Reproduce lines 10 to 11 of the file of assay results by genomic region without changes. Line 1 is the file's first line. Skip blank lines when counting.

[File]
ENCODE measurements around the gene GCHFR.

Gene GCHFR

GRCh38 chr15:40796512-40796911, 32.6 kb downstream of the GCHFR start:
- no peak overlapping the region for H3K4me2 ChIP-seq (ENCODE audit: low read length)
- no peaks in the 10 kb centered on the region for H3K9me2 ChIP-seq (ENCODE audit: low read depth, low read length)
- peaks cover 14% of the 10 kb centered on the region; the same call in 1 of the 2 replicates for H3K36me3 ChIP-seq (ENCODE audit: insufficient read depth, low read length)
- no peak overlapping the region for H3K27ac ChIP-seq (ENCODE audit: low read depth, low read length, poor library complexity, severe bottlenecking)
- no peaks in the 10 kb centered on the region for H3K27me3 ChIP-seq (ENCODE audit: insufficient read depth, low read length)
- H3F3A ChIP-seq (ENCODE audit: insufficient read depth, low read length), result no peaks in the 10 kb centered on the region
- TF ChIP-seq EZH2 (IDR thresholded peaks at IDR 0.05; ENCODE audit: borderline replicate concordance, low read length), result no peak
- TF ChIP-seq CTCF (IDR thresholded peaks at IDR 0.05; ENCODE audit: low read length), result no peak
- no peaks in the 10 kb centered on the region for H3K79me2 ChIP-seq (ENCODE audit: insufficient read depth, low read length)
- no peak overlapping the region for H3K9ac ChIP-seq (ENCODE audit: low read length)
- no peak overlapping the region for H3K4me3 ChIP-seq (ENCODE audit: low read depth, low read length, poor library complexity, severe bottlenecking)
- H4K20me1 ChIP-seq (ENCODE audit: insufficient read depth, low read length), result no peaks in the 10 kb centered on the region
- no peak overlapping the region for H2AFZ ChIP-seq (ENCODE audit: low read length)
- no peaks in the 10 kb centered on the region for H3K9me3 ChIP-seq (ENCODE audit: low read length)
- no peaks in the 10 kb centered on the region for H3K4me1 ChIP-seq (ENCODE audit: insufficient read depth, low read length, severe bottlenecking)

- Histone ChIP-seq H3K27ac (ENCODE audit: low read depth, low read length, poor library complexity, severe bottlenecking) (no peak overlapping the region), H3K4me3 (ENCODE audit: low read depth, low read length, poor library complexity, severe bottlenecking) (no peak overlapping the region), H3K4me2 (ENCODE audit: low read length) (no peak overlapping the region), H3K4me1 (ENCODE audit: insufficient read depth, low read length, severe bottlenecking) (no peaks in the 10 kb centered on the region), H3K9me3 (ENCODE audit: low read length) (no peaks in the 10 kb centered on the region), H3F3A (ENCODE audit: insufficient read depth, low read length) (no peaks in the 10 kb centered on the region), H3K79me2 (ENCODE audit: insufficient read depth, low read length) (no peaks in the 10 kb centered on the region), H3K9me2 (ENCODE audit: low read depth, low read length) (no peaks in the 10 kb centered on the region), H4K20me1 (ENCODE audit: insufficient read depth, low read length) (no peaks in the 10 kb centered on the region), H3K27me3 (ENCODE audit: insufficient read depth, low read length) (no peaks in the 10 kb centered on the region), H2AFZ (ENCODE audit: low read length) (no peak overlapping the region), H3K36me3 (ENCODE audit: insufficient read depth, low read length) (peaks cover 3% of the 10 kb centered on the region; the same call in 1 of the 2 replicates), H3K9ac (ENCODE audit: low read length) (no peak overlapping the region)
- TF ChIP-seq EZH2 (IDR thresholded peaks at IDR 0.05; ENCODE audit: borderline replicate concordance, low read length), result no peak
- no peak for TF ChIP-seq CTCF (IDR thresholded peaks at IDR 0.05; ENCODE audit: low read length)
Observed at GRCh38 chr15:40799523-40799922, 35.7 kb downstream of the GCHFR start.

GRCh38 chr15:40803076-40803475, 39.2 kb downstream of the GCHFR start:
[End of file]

- TF ChIP-seq EZH2 (IDR thresholded peaks at IDR 0.05; ENCODE audit: borderline replicate concordance, low read length), result no peak
- TF ChIP-seq CTCF (IDR thresholded peaks at IDR 0.05; ENCODE audit: low read length), result no peak